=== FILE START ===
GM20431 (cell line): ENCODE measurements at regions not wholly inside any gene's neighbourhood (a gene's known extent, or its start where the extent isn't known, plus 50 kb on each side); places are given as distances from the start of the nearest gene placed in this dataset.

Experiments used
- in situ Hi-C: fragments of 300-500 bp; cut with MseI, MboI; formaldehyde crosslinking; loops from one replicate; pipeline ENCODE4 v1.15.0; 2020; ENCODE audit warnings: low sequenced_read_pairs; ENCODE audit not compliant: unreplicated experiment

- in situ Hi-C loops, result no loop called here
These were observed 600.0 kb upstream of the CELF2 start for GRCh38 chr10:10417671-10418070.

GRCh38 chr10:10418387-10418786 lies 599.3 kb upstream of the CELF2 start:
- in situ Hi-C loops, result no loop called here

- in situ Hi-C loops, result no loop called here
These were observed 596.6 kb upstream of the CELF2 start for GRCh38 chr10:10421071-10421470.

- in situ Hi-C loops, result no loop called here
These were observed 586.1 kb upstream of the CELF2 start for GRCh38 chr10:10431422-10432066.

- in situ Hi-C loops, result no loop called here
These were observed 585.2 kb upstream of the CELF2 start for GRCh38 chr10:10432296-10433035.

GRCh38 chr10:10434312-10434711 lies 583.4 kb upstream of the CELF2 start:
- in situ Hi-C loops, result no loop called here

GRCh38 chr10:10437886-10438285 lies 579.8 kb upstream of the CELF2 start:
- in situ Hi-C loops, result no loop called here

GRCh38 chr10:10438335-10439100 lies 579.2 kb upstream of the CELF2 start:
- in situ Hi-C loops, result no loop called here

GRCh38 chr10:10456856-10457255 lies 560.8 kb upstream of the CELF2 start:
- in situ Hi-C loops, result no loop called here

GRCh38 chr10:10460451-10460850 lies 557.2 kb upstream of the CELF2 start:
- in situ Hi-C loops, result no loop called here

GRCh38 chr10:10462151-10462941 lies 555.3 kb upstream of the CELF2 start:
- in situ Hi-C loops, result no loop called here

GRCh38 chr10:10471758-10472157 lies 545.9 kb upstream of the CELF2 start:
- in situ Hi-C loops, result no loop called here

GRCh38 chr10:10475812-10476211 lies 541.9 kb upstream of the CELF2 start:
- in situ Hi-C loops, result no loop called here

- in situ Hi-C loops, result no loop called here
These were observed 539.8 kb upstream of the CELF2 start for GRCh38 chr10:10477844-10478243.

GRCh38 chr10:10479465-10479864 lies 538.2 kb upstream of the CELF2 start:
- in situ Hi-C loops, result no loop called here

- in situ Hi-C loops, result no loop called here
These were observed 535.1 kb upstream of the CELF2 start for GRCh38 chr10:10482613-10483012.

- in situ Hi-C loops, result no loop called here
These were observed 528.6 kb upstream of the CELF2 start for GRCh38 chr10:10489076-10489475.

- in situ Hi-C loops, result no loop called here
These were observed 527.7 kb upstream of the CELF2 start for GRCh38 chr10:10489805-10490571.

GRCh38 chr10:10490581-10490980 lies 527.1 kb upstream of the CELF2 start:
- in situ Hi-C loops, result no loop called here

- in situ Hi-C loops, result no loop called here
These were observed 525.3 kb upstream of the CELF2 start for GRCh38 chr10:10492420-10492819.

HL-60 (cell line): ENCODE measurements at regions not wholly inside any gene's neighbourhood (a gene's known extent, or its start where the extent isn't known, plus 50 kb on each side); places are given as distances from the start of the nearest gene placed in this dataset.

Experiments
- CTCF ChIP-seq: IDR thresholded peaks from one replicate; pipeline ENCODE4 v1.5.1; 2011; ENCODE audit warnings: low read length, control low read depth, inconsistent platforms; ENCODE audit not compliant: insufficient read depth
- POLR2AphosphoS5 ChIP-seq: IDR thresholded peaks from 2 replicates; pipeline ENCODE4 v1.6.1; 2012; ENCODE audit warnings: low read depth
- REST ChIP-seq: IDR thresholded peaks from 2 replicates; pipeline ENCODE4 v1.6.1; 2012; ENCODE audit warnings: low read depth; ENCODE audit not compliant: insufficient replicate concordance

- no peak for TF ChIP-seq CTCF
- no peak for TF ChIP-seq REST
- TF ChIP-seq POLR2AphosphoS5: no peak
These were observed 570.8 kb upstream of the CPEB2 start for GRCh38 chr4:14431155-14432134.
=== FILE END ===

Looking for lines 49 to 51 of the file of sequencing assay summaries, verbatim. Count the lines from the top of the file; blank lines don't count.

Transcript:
- no peak for TF ChIP-seq CTCF
- no peak for TF ChIP-seq REST
- TF ChIP-seq POLR2AphosphoS5: no peak